For 64 years, Mark Cohen took good care of his body. He played sport, went to the gym regularly, never smoked or drank alcohol and lived by the philosophy that his body had to last a long time so he could grow old with his wife, Sonya.
Before his shock diagnosis, Mark says he felt indifferent towards the health system. Looking back, he believed that, “The system existed for ‘sick’ people and I supported it by paying my taxes but it wasn’t there for me.”
He felt this way until the day he had no choice but to come to grips with his own mortality.
On 17 August 2020, Mark and his wife Sonya went to the GP to get results for routine blood tests and for Sonya, results of a routine mammogram. Sitting together, Sonya and Mark had no idea that within minutes their lives would be turned upside-down. The GP first turned to Sonya, telling her that she had breast cancer, but luckily, she would probably recover as it had been caught early due to her own diligent care.
After a minute, the GP turned to Mark and told him he may have myeloma, a blood cancer that develops from the plasma cells made in the bone marrow. If confirmed, this was worse and if not treated immediately, he would not survive more than two years.
Mark recalls, “Sonya and I looked at each other and realised at that moment, our world had changed forever but it just goes to show that cancer doesn’t discriminate.”
From thinking they were both healthy heading into the GP practice to coming out with two cancer diagnoses, the hardest part was then telling their two children and planning their treatments at the same time.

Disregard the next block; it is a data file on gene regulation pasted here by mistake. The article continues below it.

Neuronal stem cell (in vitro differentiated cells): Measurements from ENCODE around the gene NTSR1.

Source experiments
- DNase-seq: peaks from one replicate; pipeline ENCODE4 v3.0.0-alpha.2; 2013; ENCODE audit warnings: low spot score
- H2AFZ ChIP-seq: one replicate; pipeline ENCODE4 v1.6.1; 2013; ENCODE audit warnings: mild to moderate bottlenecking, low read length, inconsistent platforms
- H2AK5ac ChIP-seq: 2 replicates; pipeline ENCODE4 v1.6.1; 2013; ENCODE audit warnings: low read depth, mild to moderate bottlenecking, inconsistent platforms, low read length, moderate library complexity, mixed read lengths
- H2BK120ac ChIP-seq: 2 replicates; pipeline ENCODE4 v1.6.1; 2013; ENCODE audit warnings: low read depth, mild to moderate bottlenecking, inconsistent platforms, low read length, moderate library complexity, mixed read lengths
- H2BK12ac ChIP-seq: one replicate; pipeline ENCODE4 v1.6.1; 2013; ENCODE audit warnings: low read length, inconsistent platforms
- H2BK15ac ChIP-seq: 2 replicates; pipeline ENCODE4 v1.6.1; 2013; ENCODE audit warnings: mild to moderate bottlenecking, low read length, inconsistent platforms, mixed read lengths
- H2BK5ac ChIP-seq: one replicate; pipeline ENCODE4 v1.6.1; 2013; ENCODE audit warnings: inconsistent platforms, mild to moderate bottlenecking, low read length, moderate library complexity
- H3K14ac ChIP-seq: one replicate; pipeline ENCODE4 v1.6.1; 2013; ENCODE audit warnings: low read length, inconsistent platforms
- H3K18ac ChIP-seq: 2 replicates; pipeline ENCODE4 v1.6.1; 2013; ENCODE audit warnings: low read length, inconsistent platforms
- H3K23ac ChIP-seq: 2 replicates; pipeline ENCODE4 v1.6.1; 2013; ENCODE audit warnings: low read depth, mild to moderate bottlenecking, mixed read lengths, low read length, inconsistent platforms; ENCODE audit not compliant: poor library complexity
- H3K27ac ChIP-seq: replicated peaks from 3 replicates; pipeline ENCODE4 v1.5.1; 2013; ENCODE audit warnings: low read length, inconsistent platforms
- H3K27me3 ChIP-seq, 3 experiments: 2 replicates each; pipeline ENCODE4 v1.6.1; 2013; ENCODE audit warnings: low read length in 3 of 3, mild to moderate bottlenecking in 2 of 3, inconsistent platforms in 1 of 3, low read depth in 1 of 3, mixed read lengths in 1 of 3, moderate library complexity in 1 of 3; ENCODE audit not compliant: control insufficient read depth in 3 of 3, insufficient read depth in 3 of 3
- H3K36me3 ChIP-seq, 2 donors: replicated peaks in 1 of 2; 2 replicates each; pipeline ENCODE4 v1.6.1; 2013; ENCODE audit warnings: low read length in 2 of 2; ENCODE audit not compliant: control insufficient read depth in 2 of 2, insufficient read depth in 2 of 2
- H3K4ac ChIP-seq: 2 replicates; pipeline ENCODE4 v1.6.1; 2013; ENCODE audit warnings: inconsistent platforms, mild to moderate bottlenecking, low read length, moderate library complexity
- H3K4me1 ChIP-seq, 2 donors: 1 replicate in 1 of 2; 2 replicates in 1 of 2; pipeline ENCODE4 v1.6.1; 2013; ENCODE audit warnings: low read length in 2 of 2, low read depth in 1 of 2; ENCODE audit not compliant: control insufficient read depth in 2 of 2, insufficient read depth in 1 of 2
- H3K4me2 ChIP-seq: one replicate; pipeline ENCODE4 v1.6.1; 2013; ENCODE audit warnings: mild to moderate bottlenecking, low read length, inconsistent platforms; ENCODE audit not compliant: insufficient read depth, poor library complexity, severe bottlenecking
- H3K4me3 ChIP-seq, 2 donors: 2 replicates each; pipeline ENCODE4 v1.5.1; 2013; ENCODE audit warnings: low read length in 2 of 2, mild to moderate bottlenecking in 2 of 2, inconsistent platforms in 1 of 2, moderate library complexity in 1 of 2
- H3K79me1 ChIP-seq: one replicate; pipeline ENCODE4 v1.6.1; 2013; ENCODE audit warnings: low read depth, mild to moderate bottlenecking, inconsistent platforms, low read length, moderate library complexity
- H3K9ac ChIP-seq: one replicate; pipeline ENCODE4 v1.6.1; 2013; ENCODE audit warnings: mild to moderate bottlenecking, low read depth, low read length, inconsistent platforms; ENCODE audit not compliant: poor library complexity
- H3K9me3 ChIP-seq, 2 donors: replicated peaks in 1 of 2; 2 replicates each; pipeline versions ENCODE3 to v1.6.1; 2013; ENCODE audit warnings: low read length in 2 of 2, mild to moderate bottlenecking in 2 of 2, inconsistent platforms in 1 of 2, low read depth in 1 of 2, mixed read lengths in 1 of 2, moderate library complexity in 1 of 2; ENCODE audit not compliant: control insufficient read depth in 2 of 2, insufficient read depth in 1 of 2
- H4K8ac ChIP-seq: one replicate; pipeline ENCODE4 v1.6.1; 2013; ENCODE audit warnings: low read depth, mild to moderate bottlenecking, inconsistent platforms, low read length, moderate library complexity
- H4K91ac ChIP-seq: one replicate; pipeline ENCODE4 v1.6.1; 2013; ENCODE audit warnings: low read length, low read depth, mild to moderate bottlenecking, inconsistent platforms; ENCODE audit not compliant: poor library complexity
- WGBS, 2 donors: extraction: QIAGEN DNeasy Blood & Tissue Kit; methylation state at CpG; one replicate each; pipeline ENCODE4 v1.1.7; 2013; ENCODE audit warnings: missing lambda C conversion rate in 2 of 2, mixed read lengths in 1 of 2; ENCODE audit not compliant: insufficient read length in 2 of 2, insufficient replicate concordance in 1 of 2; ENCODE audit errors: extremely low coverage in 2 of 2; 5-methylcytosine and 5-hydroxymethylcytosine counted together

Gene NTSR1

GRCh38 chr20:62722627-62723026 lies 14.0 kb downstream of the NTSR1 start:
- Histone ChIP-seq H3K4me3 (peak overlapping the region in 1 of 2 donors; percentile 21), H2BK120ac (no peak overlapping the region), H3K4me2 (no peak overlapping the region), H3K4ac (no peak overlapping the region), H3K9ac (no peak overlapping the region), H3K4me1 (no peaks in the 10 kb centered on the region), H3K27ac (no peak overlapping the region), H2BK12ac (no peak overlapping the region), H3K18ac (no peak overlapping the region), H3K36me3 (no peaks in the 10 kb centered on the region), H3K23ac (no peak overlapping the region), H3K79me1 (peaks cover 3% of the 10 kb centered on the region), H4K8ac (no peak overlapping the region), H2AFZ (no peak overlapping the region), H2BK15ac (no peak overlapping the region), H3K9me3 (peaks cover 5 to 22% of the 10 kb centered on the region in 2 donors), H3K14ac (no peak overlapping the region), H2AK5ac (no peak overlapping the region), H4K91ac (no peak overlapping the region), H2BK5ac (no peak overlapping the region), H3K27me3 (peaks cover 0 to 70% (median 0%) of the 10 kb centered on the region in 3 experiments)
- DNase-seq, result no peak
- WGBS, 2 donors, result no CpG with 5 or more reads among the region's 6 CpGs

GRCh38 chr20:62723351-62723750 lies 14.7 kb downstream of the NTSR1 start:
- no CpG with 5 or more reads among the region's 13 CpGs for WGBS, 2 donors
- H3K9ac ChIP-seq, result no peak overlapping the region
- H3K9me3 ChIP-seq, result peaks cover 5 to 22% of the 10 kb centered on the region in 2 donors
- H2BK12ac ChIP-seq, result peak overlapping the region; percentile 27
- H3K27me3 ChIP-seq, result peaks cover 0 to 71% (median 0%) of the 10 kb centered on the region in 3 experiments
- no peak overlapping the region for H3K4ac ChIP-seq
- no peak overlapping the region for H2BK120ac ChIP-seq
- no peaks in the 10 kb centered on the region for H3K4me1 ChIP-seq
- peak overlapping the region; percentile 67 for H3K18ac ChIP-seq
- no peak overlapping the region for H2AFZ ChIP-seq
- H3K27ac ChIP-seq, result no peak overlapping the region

Within days, Sonya’s treatment had been set, specialists appointed and three weeks later she had a lumpectomy followed by a month of radiation therapy. She is now in recovery, thanks to a system that provided years of breast scanning services, her own care and the efficiency and professionalism of her healthcare professionals.
As for Mark, within 24 hours of seeing the GP, a specialist had been appointed and six months’ worth of appointments had been booked. Mark recalls, “I don’t know who did it all or how it was done, but the system was flawless. It happened without me having to blink.”
A bone marrow test confirmed the pathologist’s query of myeloma and within a week, Mark started a six-month course of chemotherapy to suppress it. He then went to get a bone marrow transplant – a process that Mark describes as the most traumatic of his life.
Arriving at the Northern Sydney Cancer Centre at Royal North Shore Hospital and seeing people in the waiting room, Mark was struck by how outstanding the health care system is for acute patients.
“When you enter the reception at the Northern Sydney Cancer Centre, it’s astounding to see the number of people waiting because every one of those people is relying on the system.”
“I’ll never forget when I sat down to get my blood taken, I saw a young man caring for his wife and broke my heart to see someone so young being destroyed by this affliction.”